The good news is, we're hiring! We're looking for a marketer for all our pubs as well as an editor/evangelist for WhichTestWon.
When you're a small company, the stakes are enormously high for each new hire. Someone who doesn't work out can easily set you back six months or more.
I've never found resume-surfing useful. Too much BS, too hard to compare apples-to-apples. LinkedIn profile surfing is better, especially for online marketing and editorial positions, because those skills are exhibited in your LinkedIn profile. I review the quality of your connections and groups, whether you link anywhere, if anyone recommends you, your Twitter stream, etc. (Yes, I've dumped some people who had great resumes but lousy LinkedIn pages into my "no thanks" pile in the past.)
I also use our online application forms, built via our FormStack account (I used to use online survey software, but the URLs scared applicants thinking my job opening was survey spam) to do the first round of evaluations. Some questions are the same - your contact info, your LinkedIn ID, etc - but mostly the questions are developed specifically for the position in question.
I ask two types of questions -- one set is for specific hands-on experience; ie., please rate on a scale how expert you are at each of the items on a list of what's required for the job. The other set is for rating your likes/dislikes for various parts of the job. I've believe you not only have to know what you're doing, but you have to have a genuine enthusiasm for it to work at our company.
BTW: If you rate yourself "very high" in everything on both lists, chances are we'll knock you off the list as well. Nobody is excellent at and utterly enthusiastic about every part of a job. It's unrealistic.
And yes, sometimes I stick in a few ringers -- asking about talents or activities which are not involved in this job -- for the purposes of weeding people out. For example, our marketing job is 90% tactics/ 10% strategy, so I asked applicants how much they liked strategy. If you answered that strategy is your favorite thing in the world, I know this is not the job for you.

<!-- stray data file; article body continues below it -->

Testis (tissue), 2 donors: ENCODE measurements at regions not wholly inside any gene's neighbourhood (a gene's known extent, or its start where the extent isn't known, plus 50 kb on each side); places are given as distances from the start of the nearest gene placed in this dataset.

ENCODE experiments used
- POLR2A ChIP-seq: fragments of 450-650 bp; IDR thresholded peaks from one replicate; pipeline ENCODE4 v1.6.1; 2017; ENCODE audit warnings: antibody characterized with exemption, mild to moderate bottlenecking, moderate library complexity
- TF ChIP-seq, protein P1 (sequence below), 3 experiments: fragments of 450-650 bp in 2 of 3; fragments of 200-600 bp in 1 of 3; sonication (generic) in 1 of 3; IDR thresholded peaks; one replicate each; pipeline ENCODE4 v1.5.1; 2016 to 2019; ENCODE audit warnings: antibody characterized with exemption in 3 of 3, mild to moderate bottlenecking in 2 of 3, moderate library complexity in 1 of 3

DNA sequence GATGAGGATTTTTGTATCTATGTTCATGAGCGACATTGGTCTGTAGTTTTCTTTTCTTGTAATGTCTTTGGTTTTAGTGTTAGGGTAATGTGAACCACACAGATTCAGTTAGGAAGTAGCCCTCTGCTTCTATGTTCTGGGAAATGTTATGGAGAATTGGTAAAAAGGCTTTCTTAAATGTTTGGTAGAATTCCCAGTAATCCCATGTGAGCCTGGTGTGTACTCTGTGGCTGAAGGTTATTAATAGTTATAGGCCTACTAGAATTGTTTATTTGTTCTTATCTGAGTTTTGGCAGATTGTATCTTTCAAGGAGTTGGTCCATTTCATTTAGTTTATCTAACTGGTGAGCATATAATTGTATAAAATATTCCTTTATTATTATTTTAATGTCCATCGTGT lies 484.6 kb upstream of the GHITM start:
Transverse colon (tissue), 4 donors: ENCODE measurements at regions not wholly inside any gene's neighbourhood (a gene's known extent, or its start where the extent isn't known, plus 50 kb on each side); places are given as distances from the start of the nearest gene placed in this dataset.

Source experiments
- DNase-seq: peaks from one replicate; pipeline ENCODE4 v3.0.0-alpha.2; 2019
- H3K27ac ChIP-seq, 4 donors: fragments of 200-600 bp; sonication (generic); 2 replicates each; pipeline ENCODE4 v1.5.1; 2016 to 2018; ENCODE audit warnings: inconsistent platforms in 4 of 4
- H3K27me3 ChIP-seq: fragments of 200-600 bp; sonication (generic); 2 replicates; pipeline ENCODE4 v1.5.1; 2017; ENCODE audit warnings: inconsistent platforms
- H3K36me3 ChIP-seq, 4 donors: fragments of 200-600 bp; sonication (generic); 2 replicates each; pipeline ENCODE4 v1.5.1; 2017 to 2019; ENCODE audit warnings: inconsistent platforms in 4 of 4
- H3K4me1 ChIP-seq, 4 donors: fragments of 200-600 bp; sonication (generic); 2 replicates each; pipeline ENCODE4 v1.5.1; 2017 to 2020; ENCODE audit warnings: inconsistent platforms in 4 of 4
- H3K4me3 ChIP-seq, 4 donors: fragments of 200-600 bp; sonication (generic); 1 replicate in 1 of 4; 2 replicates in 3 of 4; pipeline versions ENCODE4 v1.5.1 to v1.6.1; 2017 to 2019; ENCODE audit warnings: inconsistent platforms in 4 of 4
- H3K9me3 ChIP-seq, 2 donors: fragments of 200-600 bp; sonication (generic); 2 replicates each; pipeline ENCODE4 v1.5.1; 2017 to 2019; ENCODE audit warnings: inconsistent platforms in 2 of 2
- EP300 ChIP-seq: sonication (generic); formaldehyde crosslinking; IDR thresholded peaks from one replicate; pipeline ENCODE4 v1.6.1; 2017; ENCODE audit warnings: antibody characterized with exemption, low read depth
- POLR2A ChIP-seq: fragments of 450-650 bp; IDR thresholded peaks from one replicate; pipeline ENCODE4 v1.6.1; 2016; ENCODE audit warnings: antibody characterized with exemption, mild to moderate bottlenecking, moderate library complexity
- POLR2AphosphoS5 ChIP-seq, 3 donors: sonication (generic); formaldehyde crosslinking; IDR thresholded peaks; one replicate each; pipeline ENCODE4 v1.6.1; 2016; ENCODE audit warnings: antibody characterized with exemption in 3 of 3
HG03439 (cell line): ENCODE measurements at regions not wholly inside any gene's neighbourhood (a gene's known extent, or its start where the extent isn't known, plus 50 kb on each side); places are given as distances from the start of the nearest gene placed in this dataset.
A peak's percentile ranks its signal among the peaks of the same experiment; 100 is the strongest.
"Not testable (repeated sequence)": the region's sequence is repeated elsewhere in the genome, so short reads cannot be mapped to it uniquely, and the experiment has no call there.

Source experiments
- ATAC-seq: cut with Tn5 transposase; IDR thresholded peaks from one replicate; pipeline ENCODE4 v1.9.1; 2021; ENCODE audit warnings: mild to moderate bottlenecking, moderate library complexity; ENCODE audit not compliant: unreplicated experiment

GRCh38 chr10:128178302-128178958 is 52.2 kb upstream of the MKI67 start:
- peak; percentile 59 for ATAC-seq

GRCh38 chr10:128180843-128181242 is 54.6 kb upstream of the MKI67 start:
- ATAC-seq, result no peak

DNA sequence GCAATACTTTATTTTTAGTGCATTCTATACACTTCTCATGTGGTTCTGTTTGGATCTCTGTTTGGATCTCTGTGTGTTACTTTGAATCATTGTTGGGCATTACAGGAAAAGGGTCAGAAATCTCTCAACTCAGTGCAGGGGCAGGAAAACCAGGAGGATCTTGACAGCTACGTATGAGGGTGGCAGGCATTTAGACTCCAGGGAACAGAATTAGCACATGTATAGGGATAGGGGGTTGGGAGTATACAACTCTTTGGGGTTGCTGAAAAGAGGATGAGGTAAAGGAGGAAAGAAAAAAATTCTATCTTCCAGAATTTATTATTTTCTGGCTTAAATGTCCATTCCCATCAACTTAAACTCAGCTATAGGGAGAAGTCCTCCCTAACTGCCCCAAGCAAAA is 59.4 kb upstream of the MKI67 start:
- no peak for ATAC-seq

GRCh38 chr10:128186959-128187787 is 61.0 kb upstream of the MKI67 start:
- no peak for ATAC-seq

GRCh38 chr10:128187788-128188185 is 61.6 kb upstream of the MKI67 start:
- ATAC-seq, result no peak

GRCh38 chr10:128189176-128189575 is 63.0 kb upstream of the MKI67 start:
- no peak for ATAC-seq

Lastly, although about half our staff works virtually and I've hired plenty of great people in the past who I never actually met until ages after they started working for me (in one case six years), after being burned a few times, now we try to meet every top candidate in person. Even if they'll work virtually.
Only by looking someone in the eye can I evaluate their emotional intelligence and sense of responsibility. Either you're a "grown up" or you're not. It's nothing to do with physical age. Some people are born "grown up" and others never get there. Again, we're a small company. I'll always make the time to train a grown-up, but there's no room for hand-holding kids.
So what about calling references? Unless your references are for a company that's at our same growth-stage, and for a job that's a fairly good match, I've found references surprisingly useless.
Actually, I've been seriously led astray by genuine, positive references in the past, not once but several times. Your super-star student or employee could turn out to be my stinker. So, for me reference calling is a pro forma activity to cross the 't's, and nothing else.
Want to work for my company? You'll work hard, learn a lot, be fairly self-directed, and get in on what is still pretty much the ground floor of a growing concern. Our gross sales tripled last year. We're targeting 50% minimum growth for this one.
Grown ups only please ;-)